4. You may feel like you have to prove yourself

Zarah Thanasides fully understands the extremes of having to prove her abilities even after working for a construction company in the NYC area for over five years.

“I had one call a couple years ago that I will never forget. I was talking to a developer (a man) on speakerphone and he was expressing concerns about how our system would not work due to an interior grade beam being in the way. I must have explained to him four different ways how the system would not be compromised, and how we have dealt with similar situations on most projects,” Zarah continues.

“The developer was getting frustrated with me and was asking me the same question over and over again. He finally started yelling, 'You are not listening to me. You do not understand what I am saying.' My coworker, an older male who I consider my mentor, finally got tired of the verbal abuse I was being subjected to, and walked over to my desk.” Zarah says, “My coworker then spoke to the developer and went on to reiterate exactly what I had been saying for the past five minutes. The developer said, 'Oh wow, thanks for explaining it to me, that works, thanks for your help!' After the call I looked at my coworker, who was in just as much disbelief as I was.”

Zarah knew exactly what she was talking about but it took a man’s voice to drive the point home. Ridiculous, yes, but Zarah uses these unfair moments as motivation rather than a reason to get down on herself.

“Moments like that are what have fueled me over the years,” she explains. “The unfortunate reality is that women in STEM will constantly be faced with situations where they are made to feel like they aren’t good enough. It’s all about how you deal with it. Use it as fuel to prove yourself, prove your intelligence and prove that gender and intelligence/work ethic have no correlation.” Preach!

In any new position you have to prove yourself, but you may feel inclined to do more as a woman in a predominantly male field. Don’t let intimidation get the best of you. You earned the same degree as everyone else in your field, it’s your drive and unique experiences that will set you apart now. STEM careers need more powerful women, and you can take on that role.

5. Always put yourself out there for new opportunities

Wherever your STEM career path may take you, never turn down opportunities. Saying yes’to big projects, difficult tasks or even unexpected discussions with your higher-ups are how you’re going to continue to improve and reach the top.

Tracey shares that she has worked for two male bosses during her career and only recently gained a female boss. “I had a great working relationship with my male boss who made a career move and left York Hospital. I learned a lot about myself and acquired new skills because he was willing to take the time to share his professional experience and knowledge for which I am very grateful.” Tracey made it known she was eager to learn more, even after working in the field for over 20 years.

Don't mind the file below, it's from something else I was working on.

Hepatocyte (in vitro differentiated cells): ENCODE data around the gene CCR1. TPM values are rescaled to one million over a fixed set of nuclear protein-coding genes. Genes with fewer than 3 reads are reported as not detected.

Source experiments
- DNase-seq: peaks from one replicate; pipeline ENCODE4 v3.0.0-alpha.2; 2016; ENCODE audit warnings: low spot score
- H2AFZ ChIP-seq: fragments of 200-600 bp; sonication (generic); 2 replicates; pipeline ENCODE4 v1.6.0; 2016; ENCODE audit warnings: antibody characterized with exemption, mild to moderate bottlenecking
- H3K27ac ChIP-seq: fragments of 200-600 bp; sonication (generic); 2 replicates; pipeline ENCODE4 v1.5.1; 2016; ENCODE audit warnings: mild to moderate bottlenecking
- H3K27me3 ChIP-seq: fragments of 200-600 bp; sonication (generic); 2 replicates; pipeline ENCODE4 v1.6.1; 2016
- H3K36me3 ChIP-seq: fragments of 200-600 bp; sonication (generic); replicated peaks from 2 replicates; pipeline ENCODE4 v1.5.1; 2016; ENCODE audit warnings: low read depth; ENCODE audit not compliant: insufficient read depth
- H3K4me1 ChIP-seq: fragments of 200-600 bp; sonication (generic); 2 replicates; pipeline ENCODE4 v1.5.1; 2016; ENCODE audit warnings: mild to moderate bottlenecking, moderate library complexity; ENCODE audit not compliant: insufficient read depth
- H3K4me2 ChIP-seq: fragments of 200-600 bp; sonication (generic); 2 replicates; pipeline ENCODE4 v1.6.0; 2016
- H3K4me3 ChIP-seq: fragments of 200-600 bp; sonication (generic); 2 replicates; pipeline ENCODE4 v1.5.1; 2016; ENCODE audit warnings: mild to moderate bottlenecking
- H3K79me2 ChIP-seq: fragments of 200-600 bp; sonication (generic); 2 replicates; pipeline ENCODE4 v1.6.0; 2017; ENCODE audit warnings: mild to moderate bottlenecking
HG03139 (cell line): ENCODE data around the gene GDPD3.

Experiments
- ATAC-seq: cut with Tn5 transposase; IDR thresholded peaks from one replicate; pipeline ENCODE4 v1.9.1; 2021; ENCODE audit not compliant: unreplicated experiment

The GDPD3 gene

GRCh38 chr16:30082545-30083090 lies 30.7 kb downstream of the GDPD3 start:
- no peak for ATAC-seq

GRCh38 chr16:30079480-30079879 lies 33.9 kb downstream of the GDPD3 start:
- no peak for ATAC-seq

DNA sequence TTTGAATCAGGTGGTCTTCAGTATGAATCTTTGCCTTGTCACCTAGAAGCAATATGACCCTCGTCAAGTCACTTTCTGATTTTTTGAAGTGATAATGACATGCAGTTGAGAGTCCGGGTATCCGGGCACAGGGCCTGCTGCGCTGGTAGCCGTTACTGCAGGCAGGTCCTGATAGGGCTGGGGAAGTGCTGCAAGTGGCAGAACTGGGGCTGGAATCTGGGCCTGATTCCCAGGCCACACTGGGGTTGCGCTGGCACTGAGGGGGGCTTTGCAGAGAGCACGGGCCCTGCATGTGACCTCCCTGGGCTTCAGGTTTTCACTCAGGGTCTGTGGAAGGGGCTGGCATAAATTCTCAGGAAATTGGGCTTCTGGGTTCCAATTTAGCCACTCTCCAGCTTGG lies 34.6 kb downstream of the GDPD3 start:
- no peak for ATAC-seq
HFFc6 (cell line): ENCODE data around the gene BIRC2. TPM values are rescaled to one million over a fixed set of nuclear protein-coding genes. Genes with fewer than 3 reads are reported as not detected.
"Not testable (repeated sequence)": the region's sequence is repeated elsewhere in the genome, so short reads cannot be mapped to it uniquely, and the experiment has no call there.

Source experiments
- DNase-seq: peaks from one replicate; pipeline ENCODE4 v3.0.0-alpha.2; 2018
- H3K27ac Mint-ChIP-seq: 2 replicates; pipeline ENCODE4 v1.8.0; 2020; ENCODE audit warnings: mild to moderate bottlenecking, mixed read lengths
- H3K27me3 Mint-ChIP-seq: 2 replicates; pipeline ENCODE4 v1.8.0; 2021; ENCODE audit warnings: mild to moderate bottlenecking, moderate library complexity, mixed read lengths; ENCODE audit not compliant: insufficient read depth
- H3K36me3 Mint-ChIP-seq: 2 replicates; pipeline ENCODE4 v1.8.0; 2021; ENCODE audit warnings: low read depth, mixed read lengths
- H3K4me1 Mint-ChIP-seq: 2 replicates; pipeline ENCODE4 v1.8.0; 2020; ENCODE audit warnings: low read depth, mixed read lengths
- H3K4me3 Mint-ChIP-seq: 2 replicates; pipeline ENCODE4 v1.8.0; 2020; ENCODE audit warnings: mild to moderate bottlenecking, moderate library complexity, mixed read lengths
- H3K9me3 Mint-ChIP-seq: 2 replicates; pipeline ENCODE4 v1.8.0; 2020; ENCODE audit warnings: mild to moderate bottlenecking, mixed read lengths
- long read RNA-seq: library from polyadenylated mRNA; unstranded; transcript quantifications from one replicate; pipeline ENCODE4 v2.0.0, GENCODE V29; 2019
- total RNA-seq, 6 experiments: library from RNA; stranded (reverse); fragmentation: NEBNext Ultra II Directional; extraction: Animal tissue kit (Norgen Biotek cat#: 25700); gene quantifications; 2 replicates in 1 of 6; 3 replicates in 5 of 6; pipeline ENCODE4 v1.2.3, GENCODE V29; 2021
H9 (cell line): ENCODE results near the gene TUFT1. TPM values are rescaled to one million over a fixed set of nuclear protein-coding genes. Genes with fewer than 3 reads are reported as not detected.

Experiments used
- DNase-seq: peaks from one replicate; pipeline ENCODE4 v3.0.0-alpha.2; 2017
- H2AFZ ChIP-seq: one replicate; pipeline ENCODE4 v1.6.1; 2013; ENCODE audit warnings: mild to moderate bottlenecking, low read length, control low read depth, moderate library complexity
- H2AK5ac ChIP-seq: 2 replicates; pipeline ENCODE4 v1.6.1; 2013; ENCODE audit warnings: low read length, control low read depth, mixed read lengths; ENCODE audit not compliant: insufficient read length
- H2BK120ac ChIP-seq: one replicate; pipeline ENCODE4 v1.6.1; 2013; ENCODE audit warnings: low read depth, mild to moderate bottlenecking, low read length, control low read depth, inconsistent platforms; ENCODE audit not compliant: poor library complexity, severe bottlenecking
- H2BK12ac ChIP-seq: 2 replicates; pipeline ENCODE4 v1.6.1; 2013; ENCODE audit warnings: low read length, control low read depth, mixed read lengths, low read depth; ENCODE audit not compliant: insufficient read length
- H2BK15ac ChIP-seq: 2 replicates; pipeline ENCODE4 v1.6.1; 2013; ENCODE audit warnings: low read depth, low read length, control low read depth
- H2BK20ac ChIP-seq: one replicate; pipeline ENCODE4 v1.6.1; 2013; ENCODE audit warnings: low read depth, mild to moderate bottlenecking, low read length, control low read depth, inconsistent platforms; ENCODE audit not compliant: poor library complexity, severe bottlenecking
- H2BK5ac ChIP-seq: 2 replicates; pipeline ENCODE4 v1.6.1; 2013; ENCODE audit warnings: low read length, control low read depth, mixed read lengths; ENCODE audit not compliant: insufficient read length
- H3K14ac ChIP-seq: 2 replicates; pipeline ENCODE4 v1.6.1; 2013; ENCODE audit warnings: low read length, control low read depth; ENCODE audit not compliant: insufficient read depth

Tracey’s desire to continuously expand her knowledge is a major part of how she earned her current position. “I feel empowered to be holding the position of lead tech, for which I have worked very hard. Work ethic is very important to me and is a very admirable quality in all individuals.” It doesn’t matter what position you hold, having a solid work ethic will always make you stand out. You can enhance this work ethic by offering to take on new projects and learning the necessary skills as you go. Taking initiative will show your boss and coworkers that you want to improve and as a result you’ll be trusted with more responsibility down the road. Always say yes, you never know what advances it can lead to in your career.

6. Work for a company that awards you based on skills, not gender

If one of your biggest concerns is being overpowered by men in the STEM field, think again. With all the strides being made publicly and badass women taking stands, it’s no surprise companies are learning they need to get with modern times. These are the companies you should want to work for.

Tracey says, “Among my peers here at York hospital, I feel that we are on an equal playing field. We have both men and women who take on much responsibility and then we have those men and women that do not take initiative but will do something if asked. There is opportunity for growth to a certain degree for both women and men.” It should always come down to whether you’re a good worker, no matter your gender. 

Choosing where to work is ultimately up to you. It may feel like you have to take a not so ideal job, since student loan payments are lurking, but that doesn’t mean you should be discriminated against because you identify as a woman. You are worthy of greatness and fair treatment, don’t settle because you’re in a traditionally male field. Cheers to you and this next chapter of your life!